• Moderate effort
  • Significant effort
  • So much effort my head might explode
  • I don’t know

0 voters

First time nominating anything, I hope this looks okay! Let me know if I need to make any edits.


The kindle version has some slightly more legible samples btw

1 Like

How about making one nomination and then if it wins we can vote on whether we read the first book or skip it? Only with the caveat that you only vote for it if you are willing to read together either way. Though I suppose the caveat might artificially reduce the votes it gets if, say, everyone just wants to read the 2nd book :confused:

Having 2 different nominations may be good for more accurately judging who wants to read what. But it’s not great that it can eat up 2 votes, and it might be hard for people to judge whether they want to read the 2nd book while avoiding spoilers. Splitting up the votes might also reduce the chance of one of them winning :slightly_smiling_face::sweat_drops:

Seems like the best option depends on how flexible voters are, which we can’t know a priori…unless—why not have a poll! EDIT: this poll is apparently not really relevant :upside_down_face: sorry for the confusion

  • I only read books in order
  • I don’t mind sequence breaking
  • It depends on which book it is
0 voters

Disclaimer: Poll results are not conclusive and enforces no action from any actor, legal or otherwise.

Whatever you go for I hope you don’t skip the nomination. What if it’s something everyone wants to read??

The problem is that the tone is so different between the two books. I’m not sure I’d even know how to write a joint nomination.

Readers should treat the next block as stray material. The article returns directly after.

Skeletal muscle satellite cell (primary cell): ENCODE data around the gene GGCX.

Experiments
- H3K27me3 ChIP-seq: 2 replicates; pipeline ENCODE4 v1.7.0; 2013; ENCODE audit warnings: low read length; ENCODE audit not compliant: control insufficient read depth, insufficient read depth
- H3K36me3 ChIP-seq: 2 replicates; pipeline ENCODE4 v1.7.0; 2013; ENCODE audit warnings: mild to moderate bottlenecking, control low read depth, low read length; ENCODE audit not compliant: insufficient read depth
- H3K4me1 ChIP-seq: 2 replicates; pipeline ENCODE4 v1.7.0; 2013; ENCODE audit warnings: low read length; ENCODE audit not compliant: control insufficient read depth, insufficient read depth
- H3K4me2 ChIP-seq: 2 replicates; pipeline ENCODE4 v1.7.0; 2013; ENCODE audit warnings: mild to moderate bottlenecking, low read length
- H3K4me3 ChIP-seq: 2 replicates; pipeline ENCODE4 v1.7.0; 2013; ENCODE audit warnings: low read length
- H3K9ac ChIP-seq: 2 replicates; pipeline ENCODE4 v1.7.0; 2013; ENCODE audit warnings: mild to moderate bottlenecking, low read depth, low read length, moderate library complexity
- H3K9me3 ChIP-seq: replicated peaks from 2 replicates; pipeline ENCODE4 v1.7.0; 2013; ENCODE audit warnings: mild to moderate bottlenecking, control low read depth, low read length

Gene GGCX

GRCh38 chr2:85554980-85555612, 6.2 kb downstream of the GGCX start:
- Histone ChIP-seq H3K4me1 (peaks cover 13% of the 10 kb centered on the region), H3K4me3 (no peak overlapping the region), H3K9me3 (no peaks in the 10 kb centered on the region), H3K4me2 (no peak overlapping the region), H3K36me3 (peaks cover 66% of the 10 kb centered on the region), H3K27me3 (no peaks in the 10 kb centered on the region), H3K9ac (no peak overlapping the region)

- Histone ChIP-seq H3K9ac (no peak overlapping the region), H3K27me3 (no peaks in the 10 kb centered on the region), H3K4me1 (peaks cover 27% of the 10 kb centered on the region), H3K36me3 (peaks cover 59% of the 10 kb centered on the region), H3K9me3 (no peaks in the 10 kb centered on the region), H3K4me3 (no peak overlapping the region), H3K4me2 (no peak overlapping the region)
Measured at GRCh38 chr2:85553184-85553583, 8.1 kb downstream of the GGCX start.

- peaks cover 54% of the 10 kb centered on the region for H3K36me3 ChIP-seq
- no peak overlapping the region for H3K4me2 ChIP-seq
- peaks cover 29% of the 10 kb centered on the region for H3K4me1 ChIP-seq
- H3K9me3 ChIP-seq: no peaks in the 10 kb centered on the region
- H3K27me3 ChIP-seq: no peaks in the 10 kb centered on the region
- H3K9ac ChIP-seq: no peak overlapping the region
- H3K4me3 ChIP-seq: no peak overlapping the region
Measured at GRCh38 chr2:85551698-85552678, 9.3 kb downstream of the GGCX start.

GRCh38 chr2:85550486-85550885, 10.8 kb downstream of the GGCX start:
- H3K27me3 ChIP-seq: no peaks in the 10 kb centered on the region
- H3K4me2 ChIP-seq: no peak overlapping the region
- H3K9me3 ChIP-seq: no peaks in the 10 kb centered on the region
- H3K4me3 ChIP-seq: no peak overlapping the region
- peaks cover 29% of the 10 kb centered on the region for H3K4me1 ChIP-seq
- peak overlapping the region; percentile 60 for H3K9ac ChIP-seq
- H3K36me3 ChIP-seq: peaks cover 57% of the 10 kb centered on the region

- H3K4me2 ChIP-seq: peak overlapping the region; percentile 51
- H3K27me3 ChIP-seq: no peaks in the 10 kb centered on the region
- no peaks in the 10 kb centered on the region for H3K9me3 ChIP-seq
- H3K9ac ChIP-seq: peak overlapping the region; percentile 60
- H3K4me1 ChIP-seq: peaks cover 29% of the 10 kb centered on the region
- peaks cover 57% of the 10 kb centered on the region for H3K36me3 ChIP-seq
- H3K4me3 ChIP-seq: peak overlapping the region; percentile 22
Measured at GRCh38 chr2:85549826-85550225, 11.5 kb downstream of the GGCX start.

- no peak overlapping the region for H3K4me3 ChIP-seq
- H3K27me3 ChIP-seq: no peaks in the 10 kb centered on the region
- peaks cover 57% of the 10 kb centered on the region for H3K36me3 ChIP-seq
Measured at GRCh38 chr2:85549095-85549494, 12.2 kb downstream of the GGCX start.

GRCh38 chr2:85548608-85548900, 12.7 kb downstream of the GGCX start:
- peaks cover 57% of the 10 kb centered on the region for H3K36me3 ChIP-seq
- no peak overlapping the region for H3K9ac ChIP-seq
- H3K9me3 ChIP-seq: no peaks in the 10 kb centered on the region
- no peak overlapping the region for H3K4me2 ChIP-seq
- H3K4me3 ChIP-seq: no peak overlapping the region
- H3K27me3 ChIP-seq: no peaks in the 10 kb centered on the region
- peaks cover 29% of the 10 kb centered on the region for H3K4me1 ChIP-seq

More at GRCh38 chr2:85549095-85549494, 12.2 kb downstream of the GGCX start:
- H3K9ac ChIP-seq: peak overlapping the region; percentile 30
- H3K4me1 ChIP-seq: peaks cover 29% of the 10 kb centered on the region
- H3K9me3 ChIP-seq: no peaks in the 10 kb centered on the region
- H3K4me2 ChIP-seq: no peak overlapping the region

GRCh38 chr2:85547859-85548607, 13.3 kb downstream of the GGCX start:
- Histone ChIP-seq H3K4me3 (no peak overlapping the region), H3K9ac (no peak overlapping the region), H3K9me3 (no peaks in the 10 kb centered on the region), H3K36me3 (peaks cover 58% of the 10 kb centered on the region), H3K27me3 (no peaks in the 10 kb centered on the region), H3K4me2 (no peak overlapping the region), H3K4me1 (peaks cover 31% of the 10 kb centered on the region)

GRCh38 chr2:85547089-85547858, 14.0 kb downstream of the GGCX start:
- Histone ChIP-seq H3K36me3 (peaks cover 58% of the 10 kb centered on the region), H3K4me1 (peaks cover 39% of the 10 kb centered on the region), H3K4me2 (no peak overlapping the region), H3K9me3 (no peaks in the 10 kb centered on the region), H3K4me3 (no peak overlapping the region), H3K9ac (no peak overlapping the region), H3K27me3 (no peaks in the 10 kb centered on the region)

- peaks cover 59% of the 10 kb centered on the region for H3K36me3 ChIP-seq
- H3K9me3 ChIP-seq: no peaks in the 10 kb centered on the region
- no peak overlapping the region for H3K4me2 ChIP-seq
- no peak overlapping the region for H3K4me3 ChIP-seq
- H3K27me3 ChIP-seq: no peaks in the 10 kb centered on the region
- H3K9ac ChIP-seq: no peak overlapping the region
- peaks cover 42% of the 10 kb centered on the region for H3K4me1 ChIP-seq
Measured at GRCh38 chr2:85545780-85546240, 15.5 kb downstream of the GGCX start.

Well again, there’s not technically an order. They were published on the same day and take place in alternate universes. I read the one I consider second first and I enjoyed it quite a bit.

Spoiler in case you were intentionally avoiding the titles

Your description is making me think of the 僕が愛したすべての君へ and 君を愛したひとりの僕へ movie pair. :sweat_smile:

Were those based on a novel/got novelized, or is it just two similar gimmicks?

Oh I misunderstood then. So why do you recommend reading the ‘weaker’ one first if you’re reading both?

oh damn, I have this book actually. Bought it at the Peace Memorial Museum in Hiroshima in 2018, the year before I seriously started JP studies. Tried reading it early in my studies but it was tough even with all the furigana, so I didn’t get very far. Remained in my tsundoku pile ever since.

Would join the book club if this book gets picked :slight_smile:


They were based on novels.

Because while I think they can work read in any order, it feels more natural based on their plots and tone. Short version (no plot spoilers): the one I consider weaker made me feel depressed the whole time I was reading it. Granted, I don’t know if that is the common/intended feeling or if it just hit me that way for some reason.

Longer version (still no plot spoilers) can be seen in my reviews of the books. Review 1, Review 2.


Phew, difficult question. Of course if we were sure that the first book would spawn a spin-off club, then my vote would be to nominate the first one (if you think it’s still a good book and an interesting read, of course). But history shows that while we had successful and long-lasting spin-off clubs, we also had books that were dropped after the club read the first volume. So it’s a bit of a gamble.

In reality we also read books out-of-order in the clubs (e.g. the ABC read Yougisha X which technically is the 3rd book in a series of loosely connected books revolving around the same main characters) so I’d say it’s not a bad thing in and of itself to nominate just the second one.

Also, if somebody really wants to read the first book first, they might even choose to do so out-of-club (time permitting of course).

Bottom line: I can’t really give a decisive answer, sorry! I’d suggest you pick whichever one you think is more entertaining for the club (and therefore more likely to win at some point).


It’s a shame it’s such a complicated thing with having two books, because otherwise they are the perfect difficulty and length for this book club.